Local Event: Chris Crutcher at Chandler Gilbert Community College

Chris Crutcher, notable young adult novelist and former family therapist, is going to be making a stop in the valley to give a lecture in a couple weeks as a way to kick off Banned Books Week (September 26-October 3).

Chandler Gilbert Community College, located at 2626 E Pecos Rd
Chandler, 85225
, will be hosting Chris for his lecture titled, “Banned: When Real Life Fiction Meets the Censor.” The lecture will be held at 9:40 a.m. 11:05 a.m. on Monday, September 28, in CGCC’s Performing Arts Center (PAC building) on the Pecos campus.

Having been challenged and banned numerous times for his own writing, Chris is a strong advocate for freedom of fiction and is constantly participating in freedom of fiction events. Particularly because he has experienced tough stories as a counselor, and he knows that life is not always easy especially for young adults, he challenges bannings of his books quite often–he not only argues for the books to be allowed to be printed, but he also argues that banning is belittling real-life situations and disallowing young readers to connect to the books they read.

We hope you can make it to this free event!

Chris Crutcher’s Office Homepage

Chandler-Gilbert Community College Campus Map

CGCC’s Event Page

Distinguished Visiting Writers Series: Stephen Dobyns

ASU’s Distinguished Visiting Writers Series just released a late flier announcing a two-day event featuring author and poet, Stephen Dobyns, at the Main Campus.

We’re excited to be having Stephen on campus and looking forward to seeing more from this year’s Piper House lineup!

Poetry Foundation’s biography of Stephen Dobyns

ASU’s 2009-10 Distinguished Visiting Writer Series

ASU Main Campus Map

Local Event: Author Sherman Alexie at the Heard Museum

Though it’s over a month away, we thought you’d like to know that Sherman Alexie, featured poet in Issue 3 of Superstition Review, and accomplished author, will be presenting at The Heard Museum in mid-October.

Alexie will be reading from his newest book, War Dances, due out October 6 and available for pre-order at Amazon.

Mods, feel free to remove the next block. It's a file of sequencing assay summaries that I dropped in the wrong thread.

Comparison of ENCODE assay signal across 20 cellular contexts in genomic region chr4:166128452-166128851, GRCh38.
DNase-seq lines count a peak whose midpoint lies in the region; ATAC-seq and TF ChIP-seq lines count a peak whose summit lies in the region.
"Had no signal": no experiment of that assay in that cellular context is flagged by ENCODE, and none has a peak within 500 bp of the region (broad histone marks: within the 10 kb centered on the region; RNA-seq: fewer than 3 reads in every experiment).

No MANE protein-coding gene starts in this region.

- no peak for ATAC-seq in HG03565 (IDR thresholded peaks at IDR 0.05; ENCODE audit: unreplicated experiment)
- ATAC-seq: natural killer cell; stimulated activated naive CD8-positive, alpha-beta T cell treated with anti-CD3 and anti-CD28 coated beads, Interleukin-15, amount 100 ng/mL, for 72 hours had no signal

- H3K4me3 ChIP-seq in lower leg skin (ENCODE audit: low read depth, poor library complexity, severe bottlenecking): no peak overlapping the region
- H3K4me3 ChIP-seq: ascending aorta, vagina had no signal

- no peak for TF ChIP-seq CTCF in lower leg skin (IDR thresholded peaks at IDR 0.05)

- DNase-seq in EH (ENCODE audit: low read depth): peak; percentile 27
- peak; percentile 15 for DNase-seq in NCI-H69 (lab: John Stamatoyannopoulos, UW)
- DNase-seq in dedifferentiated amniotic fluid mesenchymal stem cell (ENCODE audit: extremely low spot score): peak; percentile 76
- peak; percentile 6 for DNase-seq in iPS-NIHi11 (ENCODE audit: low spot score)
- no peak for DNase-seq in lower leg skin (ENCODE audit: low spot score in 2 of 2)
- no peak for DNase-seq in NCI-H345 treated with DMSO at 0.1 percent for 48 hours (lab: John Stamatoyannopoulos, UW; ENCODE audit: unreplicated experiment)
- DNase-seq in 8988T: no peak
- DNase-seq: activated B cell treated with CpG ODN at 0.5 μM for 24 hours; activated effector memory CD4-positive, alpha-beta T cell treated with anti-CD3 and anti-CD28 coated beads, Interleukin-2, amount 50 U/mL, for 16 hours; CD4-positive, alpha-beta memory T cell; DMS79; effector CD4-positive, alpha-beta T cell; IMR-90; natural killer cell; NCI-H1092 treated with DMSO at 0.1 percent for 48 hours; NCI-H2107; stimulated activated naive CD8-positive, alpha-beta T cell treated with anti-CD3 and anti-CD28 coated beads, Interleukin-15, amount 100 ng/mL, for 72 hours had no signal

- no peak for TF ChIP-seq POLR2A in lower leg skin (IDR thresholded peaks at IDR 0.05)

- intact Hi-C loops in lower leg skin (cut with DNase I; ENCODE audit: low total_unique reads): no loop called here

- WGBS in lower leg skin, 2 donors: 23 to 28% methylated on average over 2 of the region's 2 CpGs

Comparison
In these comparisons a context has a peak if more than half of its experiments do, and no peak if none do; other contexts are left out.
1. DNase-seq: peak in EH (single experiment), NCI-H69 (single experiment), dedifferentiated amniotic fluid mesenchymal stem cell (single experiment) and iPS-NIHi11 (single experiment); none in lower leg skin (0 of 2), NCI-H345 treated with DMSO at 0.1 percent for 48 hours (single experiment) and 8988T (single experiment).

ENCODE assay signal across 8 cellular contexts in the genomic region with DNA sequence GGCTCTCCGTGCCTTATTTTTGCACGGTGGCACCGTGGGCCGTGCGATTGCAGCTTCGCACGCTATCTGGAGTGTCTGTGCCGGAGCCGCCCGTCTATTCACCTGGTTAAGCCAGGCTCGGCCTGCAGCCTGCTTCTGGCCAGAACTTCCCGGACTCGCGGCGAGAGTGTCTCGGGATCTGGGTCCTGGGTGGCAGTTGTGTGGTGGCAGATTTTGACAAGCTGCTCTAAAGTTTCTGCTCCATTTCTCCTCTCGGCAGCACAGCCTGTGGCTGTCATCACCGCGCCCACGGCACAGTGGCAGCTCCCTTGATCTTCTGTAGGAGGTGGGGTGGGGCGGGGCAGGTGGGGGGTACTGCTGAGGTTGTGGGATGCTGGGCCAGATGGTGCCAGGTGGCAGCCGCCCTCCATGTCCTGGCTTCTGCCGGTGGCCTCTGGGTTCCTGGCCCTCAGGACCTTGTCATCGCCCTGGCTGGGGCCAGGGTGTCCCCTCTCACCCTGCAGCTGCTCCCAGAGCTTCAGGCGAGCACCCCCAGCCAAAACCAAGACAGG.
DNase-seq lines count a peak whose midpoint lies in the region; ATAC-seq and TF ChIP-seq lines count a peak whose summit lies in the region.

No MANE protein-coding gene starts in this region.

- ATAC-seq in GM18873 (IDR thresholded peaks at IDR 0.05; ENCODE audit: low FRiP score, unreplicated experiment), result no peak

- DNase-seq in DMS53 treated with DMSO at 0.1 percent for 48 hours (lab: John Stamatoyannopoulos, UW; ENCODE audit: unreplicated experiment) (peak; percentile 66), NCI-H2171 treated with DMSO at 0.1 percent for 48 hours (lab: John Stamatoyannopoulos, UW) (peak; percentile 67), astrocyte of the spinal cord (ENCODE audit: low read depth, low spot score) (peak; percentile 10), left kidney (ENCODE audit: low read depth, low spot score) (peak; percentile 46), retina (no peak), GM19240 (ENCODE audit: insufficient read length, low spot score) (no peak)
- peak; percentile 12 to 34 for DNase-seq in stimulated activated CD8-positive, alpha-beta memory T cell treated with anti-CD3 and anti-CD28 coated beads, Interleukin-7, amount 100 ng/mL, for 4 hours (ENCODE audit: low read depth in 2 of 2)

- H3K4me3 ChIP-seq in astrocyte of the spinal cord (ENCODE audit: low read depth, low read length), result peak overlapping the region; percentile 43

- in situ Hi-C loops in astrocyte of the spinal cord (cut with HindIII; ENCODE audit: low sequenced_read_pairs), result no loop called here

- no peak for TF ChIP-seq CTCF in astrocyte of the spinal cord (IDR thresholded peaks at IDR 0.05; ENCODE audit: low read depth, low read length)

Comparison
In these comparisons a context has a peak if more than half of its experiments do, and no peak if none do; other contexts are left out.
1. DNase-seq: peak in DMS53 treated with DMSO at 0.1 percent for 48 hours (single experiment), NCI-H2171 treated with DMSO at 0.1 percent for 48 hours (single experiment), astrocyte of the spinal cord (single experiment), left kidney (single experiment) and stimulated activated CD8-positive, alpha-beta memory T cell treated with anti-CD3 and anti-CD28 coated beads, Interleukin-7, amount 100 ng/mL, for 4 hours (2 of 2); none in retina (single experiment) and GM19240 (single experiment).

The event is being hosted by Changing Hands Bookstore, who announced the event on their Facebook page, as well as releasing an event page at their website, in collaboration with the Heard. The event is off-site, meaning instead of being held at the Tempe independent-bookseller site, it will be located at the Heard Museum at 2301 Central Avenue, Phoenix, 85004, and will be running from 5:30 p.m. – 9 p.m. the evening of October 16.

Tickets to the event are available for purchase only through Changing Hands, who can be reached at 480-730-0205. A trip to Changing Hands is not necessary if you don’t live nearby–you can collect your pre-purchased event tickets the night of the event directly at the Heard. And perhaps best yet, the ticket price of $7 is not only admission, but also a voucher to be applied to the purchase price for an autographed copy of War Dances that evening.

If you can’t manage to attend the event, but still want an autographed book, this can be arranged by phone with the lovely people at Changing Hands–just give them a call and they’ll help you get your own signed copy.

Superstition Review Features the Poetry of Sherman Alexie

Sherman Alexie’s Official Homepage

Heard Museum

Reading Series is Under Way

Mark your calendars–it’s less than two weeks until Superstition Review‘s first reading of the semester!

Every issue-launch of SR brings on the Reading Series–an opportunity to get a sneak peak at the works we’re considering for inclusion in the journal, to hear varied pieces read aloud, and to mingle with everyone working on the SR staff. Our featured reader for the evening is Stella Pope Duarte, an amazing author we interviewed in Issue 3 of SR.

The reading is scheduled for September 21 at Changing Hands Bookstore, in Tempe, at 7  p.m. Casual dress and a free ear are all that’s needed. Come join us, we’ll be looking forward to seeing you there! For more information, visit the Changing Hands website.

Superstition Review Interviews Stella Pope Duarte.

Stella Pope Duarte’s Official Homepage

Changing Hands Bookstore

Ray Gonzalez featured in Superstition Review

Haley Larson, a Superstition Review poetry editor, comments on her experience with Ray Gonzalez’s poetry.

When new work from Ray Gonzalez landed in the hands of the poetry editors, we were beyond eager to feature four of his new poems in Issue 3. Gonzalez, a professor in the MFA Creative Writing programs at the University of Minnesota and Pine Manor College, is the author of numerous collections of poems, essays, and short stories. For more of his bio and impressive achievements, join us for the launch of Issue 3 on April 20th!

Among his new work, we’ll have the opportunity to experience the subtle and tumbling momentum of Gonzalez’s gift with prose poetry. We will lose ourselves among snow storms, beards, chest hair, starry plains–all in the crisp language that shapes Gonzalez’s imagery and often sorrowing metaphors. From “Three Snow Storms” we get a taste of this collective craft: